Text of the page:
• Alex Plante, 1st round in 2007. The highest pick of the group looks like he’ll be the poorest selection. Has played in 7 NHL games so far but the acquisition of Colten Teubert may cut off his NHL opportunity with the Oilers. Plante was taken in the first round, so there will be other chances but the sun looks like it is setting on his Oiler career at this time. If he’s going to recover, 11-12 in OKC would be the time and place.

Draft Winners or on track: Petry, Peckham, Syvret

Outside looking in so far: Plante, Chorney


During the first phase of Stu MacGregor’s time as scouting director, the Oilers devoted just a few of their top picks to defenders. None in 2008 (MBS’s first year) were selected in the top 3 rounds, they picked one defender each in 2009 and 2010 in the top 3 rounds and then took two in the first 2 rounds this past season.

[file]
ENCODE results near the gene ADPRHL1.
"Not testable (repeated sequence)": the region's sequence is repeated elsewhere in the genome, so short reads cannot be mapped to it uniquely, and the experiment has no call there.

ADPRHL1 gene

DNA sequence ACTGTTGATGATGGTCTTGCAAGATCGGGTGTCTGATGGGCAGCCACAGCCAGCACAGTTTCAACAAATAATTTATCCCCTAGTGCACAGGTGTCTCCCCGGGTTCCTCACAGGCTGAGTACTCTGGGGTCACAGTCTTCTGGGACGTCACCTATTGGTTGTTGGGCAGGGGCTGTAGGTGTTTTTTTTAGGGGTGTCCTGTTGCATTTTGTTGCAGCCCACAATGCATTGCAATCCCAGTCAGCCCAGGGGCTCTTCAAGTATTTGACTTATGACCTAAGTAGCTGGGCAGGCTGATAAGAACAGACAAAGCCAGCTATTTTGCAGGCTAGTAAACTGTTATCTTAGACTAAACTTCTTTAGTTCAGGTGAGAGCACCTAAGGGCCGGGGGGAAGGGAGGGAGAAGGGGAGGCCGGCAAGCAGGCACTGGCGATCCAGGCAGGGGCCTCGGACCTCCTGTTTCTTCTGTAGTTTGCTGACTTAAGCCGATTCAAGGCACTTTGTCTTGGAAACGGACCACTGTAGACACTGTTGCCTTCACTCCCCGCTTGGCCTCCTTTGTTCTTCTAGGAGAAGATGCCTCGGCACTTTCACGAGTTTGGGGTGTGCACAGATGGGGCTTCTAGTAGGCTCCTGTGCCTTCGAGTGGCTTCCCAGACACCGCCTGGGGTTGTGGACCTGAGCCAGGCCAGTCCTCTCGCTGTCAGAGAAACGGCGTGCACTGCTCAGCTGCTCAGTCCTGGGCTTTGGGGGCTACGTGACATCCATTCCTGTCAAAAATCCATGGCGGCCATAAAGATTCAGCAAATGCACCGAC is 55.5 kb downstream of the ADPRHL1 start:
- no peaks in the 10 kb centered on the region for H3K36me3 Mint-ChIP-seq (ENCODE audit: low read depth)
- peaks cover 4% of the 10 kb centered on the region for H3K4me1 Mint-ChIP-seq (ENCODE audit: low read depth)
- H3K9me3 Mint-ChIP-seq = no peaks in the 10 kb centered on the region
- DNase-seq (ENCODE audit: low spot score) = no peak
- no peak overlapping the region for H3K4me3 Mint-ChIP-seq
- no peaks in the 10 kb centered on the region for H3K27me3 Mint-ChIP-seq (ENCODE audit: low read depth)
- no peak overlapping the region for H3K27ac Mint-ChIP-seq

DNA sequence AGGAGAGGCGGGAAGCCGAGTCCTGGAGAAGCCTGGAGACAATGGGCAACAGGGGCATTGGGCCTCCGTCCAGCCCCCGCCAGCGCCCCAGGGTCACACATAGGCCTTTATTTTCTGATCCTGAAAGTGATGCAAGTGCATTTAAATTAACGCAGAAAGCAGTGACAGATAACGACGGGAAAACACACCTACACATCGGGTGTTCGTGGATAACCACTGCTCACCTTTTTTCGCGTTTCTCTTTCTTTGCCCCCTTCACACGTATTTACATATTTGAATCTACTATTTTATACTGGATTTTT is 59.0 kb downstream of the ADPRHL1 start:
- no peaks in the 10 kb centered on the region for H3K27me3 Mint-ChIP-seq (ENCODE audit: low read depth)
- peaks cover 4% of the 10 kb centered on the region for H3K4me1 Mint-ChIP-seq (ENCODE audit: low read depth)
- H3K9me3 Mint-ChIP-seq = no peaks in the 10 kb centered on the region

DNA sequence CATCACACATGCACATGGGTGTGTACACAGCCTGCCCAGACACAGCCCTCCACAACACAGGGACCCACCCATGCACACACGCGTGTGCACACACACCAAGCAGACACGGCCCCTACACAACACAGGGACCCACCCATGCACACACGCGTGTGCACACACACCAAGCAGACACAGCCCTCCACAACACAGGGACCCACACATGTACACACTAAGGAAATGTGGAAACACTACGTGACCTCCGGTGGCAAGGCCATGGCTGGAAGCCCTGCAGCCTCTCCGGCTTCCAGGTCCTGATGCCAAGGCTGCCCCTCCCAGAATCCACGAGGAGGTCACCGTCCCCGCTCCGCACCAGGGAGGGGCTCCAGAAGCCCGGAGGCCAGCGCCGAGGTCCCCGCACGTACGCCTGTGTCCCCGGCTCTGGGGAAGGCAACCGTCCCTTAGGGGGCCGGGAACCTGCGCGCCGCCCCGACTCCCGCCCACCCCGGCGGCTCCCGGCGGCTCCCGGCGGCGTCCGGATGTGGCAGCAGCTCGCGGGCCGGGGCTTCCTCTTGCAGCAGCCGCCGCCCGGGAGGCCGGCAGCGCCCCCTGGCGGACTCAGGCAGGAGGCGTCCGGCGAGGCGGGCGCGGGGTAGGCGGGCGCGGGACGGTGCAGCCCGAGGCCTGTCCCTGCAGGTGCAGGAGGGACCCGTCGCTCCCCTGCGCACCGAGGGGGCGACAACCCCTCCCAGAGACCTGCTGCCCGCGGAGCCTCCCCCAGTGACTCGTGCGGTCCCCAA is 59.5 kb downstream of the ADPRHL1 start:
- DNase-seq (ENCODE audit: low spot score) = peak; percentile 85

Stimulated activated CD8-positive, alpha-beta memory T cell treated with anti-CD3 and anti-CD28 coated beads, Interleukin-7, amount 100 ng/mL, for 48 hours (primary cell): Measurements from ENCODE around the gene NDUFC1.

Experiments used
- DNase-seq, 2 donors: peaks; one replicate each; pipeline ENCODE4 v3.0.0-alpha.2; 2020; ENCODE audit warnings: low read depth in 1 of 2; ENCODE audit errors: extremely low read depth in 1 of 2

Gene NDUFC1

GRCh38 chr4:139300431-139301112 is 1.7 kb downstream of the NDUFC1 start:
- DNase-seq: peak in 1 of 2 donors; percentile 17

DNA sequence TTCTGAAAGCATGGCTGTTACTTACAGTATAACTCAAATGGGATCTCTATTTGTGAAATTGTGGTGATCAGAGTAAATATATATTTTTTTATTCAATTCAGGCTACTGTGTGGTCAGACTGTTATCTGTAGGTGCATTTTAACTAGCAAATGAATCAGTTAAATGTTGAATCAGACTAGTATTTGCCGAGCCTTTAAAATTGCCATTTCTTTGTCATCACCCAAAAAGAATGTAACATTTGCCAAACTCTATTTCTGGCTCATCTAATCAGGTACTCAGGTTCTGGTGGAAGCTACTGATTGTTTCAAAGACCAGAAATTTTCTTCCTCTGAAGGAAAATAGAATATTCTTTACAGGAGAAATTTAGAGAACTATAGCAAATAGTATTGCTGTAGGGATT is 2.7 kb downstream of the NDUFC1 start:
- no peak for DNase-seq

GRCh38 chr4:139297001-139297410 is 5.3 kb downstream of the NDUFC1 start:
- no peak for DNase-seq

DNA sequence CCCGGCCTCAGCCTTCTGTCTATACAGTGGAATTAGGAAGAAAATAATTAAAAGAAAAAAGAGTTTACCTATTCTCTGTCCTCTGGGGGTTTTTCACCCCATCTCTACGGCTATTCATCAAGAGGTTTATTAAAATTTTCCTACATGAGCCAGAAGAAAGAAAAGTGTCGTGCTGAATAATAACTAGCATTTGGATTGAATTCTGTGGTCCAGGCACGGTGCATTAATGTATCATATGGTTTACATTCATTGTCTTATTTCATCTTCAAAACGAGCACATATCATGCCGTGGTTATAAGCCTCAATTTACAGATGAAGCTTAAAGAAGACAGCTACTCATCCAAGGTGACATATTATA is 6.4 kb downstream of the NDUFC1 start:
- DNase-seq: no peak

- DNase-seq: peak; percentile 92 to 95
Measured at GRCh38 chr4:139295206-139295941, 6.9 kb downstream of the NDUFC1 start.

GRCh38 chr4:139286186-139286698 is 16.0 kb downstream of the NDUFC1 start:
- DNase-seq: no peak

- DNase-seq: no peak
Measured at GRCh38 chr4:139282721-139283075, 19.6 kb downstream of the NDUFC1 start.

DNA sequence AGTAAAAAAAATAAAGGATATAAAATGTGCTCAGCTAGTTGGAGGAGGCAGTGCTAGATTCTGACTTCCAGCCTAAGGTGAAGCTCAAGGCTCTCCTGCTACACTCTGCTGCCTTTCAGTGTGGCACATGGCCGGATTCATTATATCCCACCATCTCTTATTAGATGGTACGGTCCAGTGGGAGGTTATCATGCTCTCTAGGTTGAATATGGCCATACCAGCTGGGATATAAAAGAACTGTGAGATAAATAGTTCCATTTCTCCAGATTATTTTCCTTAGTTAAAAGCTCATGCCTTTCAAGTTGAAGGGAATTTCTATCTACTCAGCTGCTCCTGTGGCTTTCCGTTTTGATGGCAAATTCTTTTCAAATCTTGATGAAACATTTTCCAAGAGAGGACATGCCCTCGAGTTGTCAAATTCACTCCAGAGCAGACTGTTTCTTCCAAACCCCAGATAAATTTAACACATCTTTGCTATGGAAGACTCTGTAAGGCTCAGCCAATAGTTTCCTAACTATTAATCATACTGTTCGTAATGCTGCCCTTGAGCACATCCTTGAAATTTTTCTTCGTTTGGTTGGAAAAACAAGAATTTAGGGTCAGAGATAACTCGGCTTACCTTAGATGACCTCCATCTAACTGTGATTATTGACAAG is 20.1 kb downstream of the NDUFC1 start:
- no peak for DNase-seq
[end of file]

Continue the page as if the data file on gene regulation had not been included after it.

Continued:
• Troy Hesketh, 3rd round in 2009: It’s rare that we can make a certain call this quickly after a draft, but in the case of Hesketh there was an extreme failure to launch. Whatever they saw, whatever their scouts had a passion for, fizzled or wasn’t there in the first place.
  • Martin Marincin, 2nd round in 2010: A strong pick the day it was made, Marincin’s arrows are pointed in the right direction despite a subpar second half of his rookie WHL season. He’ll need some time, but this selection appears to be a solid candidate for the Petry comparable during the final phase of KP’s drafting era.
  • Oscar Klefbom, 1st round in 2011: We would do well to remember that not all first round picks turn out, but the scouting reports on Klefbom are extremely positive. He is regarded as having a complete player’s skills by many, and even if the offense falls off (this can and does happen to defenders for all kinds of reasons, the most likely being lack of playing time on the PP) this player is a solid candidate for future NHL employment.